By David N. Leff
"There is a widespread bias that people who are overweight must be over-eaters. Yet there is no solid evidence in the literature that obese people do in fact eat too much."
This observation comes from molecular geneticist Craig Warden, of the University of California, at Davis. "If that's not the case," Warden told BioWorld Today, "then all you're left with is that people who are obese must differ in some way in their energy-expenditure side of the intake-output sides of the energy equation."
On the molecular level, mammals play out that equation in and around their mitochondria, commonly known as the cell's power plant.
Warden is principal author of a paper in the March Nature Genetics, reporting discovery of a mammalian gene that diverts mitochondrias' job of supplying energy only for cellular functions, to burning off calories, in the form of excess body fat.
"What we have provided," Warden said, "is a gene that is involved in energy expenditure * burning calories. It encodes a protein that is not a hormone, not a receptor, but the actual worker molecule. What we suggest is that it looks like a likely drug target."
He and his co-authors have named their novel gene sequence "uncoupling protein2" (UCP2). What distinguishes it from long-known UCP1 is their strikingly different locations and functions in the body.
UCP1's gene product markedly influences energy expenditure, but dwells mainly, if not exclusively, in brown fat cells, which are few and far between in the adult human body. In contrast, its newly discovered homolog protein, UCP2, is widely expressed in human tissues, especially white fat cells and muscle.
"The whole problem with UCP1," Harvard endocrinologist Bradford Lowell observed, "has always been that it's important in rodents * and human neonates * but not in adult humans, who tend not to have very much brown fat." Lowell and his co-author Jeffrey Flier, at Beth Israel Deaconness teaching hospital in Boston, wrote a commentary on Warden's paper in Nature Genetics, titled: "Obesity research springs a proton leak."
Protons, positively charged particles of matter, are the least common denominator of the mitochondrion's power supply to the cell.
ATP (adenosine triphosphate) is the molecule that enables a mitochondrion to burn fuel * largely fats and carbohydrates * to provide its cell with energy, coupled to the actual energy needs of the cell to do its work.
"By uncoupling that relationship," Lowell told BioWorld Today, "the mitochondrion can simply burn fuel * that is, calories."
Because Warden's new UCP2 protein operates on widespread white adipose tissue, rather than scarce brown fat cells, Lowell pointed out, "and a dominant fuel floating around inside white fat cells are fatty acids, presumably there would be a marked effect on fatty acid fuel consumption."
He observed: "Just simply stated like that, somebody would have to be scientifically brain dead not to realize UCP2's significance."
If It Works In Mice, Humans Come Next
Qualifying that appraisal, Lowell added: "There'll need to be some proof-of-principle work done. For instance, transgenic mice expressing UCP2 should be skinny. Gene knockout mice that lack it should become obese."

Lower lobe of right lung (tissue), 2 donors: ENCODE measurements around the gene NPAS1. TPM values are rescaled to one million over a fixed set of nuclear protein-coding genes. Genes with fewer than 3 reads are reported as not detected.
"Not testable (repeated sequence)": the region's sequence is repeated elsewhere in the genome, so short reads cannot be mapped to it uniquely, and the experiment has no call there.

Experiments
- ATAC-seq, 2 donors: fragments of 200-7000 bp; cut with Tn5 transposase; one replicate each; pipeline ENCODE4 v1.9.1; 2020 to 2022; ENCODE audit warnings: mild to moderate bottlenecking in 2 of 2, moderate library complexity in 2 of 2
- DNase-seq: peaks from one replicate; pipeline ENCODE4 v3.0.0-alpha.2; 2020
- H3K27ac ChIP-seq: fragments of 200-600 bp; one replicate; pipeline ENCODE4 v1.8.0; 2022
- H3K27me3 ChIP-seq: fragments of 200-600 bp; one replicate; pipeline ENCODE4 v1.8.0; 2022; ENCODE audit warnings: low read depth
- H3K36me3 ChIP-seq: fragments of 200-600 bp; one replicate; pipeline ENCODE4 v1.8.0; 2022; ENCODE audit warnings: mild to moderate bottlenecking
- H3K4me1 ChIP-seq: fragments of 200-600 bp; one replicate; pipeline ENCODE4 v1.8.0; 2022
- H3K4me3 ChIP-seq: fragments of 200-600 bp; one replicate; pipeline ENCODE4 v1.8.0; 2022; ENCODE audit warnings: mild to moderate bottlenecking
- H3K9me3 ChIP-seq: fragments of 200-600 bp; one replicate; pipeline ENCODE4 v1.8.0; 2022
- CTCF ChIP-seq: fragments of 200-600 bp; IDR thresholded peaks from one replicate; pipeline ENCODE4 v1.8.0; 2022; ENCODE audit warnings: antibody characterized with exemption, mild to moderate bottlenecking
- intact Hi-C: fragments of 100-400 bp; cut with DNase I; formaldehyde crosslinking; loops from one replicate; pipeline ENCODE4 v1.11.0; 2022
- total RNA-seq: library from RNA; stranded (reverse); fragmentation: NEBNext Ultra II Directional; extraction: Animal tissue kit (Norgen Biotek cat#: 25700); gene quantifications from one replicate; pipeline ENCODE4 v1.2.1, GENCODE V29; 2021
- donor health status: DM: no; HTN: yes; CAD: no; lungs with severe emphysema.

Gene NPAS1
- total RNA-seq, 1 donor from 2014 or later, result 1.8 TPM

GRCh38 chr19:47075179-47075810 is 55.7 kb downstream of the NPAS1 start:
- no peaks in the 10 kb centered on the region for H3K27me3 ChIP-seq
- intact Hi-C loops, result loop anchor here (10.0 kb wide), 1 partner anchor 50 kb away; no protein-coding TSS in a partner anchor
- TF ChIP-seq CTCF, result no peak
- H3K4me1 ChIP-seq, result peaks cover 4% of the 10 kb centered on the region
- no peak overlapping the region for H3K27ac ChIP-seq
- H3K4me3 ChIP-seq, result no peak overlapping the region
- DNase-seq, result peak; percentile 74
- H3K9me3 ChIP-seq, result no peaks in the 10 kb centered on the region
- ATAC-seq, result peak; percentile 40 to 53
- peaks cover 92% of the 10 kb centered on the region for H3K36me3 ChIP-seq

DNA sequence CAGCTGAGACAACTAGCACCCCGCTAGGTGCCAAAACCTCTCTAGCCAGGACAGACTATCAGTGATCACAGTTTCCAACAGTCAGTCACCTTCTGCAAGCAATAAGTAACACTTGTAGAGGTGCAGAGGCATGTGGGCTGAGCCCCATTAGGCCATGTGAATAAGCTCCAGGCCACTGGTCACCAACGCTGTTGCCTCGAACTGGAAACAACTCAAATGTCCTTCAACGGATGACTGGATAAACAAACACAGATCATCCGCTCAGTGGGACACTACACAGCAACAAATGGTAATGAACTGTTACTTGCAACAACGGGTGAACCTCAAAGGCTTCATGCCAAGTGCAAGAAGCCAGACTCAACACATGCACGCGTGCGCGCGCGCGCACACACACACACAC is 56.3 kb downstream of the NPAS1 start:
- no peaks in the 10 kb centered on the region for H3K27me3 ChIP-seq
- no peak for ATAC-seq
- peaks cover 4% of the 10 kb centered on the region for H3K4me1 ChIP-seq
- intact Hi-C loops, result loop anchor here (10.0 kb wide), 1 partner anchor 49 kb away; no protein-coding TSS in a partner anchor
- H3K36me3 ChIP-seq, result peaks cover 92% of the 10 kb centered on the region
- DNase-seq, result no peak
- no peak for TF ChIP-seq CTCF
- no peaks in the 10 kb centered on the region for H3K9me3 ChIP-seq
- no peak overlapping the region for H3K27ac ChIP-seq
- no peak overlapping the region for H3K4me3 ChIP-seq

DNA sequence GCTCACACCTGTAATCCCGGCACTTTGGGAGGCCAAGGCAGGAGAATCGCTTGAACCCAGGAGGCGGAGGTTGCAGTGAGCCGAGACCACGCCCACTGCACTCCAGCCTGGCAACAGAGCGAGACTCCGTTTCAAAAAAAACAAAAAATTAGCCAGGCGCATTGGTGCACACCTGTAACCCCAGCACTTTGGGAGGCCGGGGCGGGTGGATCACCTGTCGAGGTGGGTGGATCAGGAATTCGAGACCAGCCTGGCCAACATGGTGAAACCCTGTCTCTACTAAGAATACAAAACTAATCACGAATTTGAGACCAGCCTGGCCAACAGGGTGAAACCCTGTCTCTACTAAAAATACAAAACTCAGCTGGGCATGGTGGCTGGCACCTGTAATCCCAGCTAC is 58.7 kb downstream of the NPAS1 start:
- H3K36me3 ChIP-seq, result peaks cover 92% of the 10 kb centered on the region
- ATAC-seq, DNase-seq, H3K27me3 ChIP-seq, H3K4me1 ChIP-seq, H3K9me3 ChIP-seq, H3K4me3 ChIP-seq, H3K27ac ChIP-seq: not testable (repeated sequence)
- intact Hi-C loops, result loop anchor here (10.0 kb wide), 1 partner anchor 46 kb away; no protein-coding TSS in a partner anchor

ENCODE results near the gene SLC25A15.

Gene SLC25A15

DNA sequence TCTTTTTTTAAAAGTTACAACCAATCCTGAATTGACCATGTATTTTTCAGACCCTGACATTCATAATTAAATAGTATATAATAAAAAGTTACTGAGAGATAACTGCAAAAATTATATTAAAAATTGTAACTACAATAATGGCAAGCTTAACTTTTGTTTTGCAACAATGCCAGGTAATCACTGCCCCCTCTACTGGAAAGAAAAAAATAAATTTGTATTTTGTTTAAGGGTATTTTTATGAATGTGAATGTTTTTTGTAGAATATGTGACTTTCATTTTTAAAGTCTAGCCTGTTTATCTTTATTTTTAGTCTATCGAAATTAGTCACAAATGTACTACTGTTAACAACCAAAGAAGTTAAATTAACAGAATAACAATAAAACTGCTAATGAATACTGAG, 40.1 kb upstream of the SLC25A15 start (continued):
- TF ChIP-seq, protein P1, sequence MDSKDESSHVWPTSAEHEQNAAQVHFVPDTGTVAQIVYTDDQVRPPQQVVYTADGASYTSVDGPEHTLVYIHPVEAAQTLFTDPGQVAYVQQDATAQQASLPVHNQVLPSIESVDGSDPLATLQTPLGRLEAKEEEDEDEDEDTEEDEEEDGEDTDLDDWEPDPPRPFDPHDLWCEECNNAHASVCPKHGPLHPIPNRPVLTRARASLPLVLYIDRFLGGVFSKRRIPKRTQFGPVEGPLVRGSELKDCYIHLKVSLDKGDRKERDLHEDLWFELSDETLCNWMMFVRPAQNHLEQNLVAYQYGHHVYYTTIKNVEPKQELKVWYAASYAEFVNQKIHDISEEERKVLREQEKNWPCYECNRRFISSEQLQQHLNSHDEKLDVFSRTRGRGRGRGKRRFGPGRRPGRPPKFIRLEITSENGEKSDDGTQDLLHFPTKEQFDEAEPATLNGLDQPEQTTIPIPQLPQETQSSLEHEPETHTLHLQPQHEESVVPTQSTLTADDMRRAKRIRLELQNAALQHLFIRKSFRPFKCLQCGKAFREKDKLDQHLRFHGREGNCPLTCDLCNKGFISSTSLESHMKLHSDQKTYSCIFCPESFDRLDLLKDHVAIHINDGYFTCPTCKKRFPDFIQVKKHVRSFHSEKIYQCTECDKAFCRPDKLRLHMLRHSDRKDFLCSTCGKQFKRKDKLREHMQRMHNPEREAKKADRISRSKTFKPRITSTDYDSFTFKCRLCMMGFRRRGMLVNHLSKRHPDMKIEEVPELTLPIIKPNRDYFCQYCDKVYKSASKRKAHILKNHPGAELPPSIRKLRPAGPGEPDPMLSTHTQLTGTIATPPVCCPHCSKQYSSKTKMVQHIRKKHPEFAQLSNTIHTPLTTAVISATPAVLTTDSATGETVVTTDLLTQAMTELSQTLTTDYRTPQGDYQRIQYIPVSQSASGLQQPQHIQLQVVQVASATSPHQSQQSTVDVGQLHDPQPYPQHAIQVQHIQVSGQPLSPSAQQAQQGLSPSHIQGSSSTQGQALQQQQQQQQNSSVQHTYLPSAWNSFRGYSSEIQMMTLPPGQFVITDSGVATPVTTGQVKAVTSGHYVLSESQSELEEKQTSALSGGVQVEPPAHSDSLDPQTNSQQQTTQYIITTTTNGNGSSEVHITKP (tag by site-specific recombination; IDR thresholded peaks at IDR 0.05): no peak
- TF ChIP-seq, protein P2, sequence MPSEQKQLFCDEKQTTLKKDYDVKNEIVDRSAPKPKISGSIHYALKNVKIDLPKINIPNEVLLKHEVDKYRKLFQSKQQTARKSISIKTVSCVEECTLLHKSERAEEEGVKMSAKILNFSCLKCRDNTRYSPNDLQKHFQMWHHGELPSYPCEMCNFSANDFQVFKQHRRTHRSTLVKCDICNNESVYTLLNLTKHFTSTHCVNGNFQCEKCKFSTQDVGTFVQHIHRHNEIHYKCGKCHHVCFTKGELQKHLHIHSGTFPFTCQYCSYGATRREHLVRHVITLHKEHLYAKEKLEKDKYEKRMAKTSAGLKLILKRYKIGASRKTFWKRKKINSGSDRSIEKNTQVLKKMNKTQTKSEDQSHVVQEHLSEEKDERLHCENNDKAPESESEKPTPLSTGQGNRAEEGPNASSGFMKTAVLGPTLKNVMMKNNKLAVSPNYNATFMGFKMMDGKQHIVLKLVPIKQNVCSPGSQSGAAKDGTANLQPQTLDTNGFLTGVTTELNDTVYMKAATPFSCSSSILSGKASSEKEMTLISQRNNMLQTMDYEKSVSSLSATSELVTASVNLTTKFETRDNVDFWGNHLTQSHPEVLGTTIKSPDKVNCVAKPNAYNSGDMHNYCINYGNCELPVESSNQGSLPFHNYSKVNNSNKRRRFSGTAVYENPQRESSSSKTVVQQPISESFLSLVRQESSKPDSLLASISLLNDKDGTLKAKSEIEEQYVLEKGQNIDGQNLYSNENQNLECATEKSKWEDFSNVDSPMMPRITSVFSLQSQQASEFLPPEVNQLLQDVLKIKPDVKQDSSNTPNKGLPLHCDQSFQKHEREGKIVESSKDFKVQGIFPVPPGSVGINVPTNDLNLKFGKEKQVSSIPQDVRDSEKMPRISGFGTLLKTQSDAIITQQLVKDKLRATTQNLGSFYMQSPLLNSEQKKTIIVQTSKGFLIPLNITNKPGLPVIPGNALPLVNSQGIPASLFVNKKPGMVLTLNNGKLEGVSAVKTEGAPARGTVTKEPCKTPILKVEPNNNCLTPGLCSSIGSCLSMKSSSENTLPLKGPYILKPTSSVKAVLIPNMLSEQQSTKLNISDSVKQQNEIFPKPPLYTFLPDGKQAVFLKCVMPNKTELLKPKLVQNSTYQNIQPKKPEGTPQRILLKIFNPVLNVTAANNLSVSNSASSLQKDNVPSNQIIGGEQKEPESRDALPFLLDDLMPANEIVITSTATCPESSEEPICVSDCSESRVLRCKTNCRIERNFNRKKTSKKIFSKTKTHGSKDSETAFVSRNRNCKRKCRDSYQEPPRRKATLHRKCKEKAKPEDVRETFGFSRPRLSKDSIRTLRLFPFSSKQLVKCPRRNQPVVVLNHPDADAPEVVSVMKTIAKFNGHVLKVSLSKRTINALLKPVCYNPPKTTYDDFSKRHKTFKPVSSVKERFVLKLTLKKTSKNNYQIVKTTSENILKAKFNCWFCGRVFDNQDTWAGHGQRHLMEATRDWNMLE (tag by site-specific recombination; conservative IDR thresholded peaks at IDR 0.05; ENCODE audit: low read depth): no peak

Warden allowed that he and his group are "working on mouse experiments, doing transgenics and knockouts," as well as "very actively looking for the human sequence variants of UCP2, and asking whether these are associated with obesity."
As for the pharmacological potential, he said, "Obviously, large-scale drug screening isn't something I'm going to do in my lab * until we find a partner."
Lowell commented: "Assuming that his principle will be proved, people will be trying to find ways of increasing the expression of the UCP2 gene, or to pharmacologically alter the activity of its uncoupling protein UCP2."
Back in the wide-open medicine market of the 1920s, he recounted, an industrial chemical called dinitrophenol (DNP) was sold as a remedy for treating obesity. "What DNP does is, it leaks protons. It's a molecule that diffuses freely across cell membranes in a protonated and unprotonated state.
"So outside the mitochondrion," he continued, "DNB picks up a proton, releases it inside, goes back outside for another one. That way, the drug uncoupled mitochondrial respiration. So, in the humans who took it during the 1920s, it turned on their energy expenditure like crazy. Their body temperature was going way up, and it was killing them. One of the earliest things the FDA did was get DNP off the market."
From Old-Time Quackery To Modern Drug Design
This doesn't mean, Lowell pointed out, that stimulating UCP2 would provoke the same toxicity. "DNP," he pointed out, "doesn't interact with any proteins; it just does unlimited uncoupling of all mitochondria.
"So if one were to design activators of UCP2, * since it's a protein that's normally already there * you'd probably have a limited range, under which you could get, not total uncoupling, but a modest increase. That's obviously something that remains to be determined."
Lowell made the point that "if you were to increase energy expenditure by small amounts over time, that would have an enormous effect on body fat. Accumulation of body fat occurs when energy intake exceeds energy expenditure. If you could create a negative deficit of approximately 5 percent, you would lose a lot of fat over time."
As to a conceptual mechanism for how such a drug might work, Lowell declines comment. "The fact that we here are working on it shouldn't be a surprise to anybody. And I'm sure others are too." *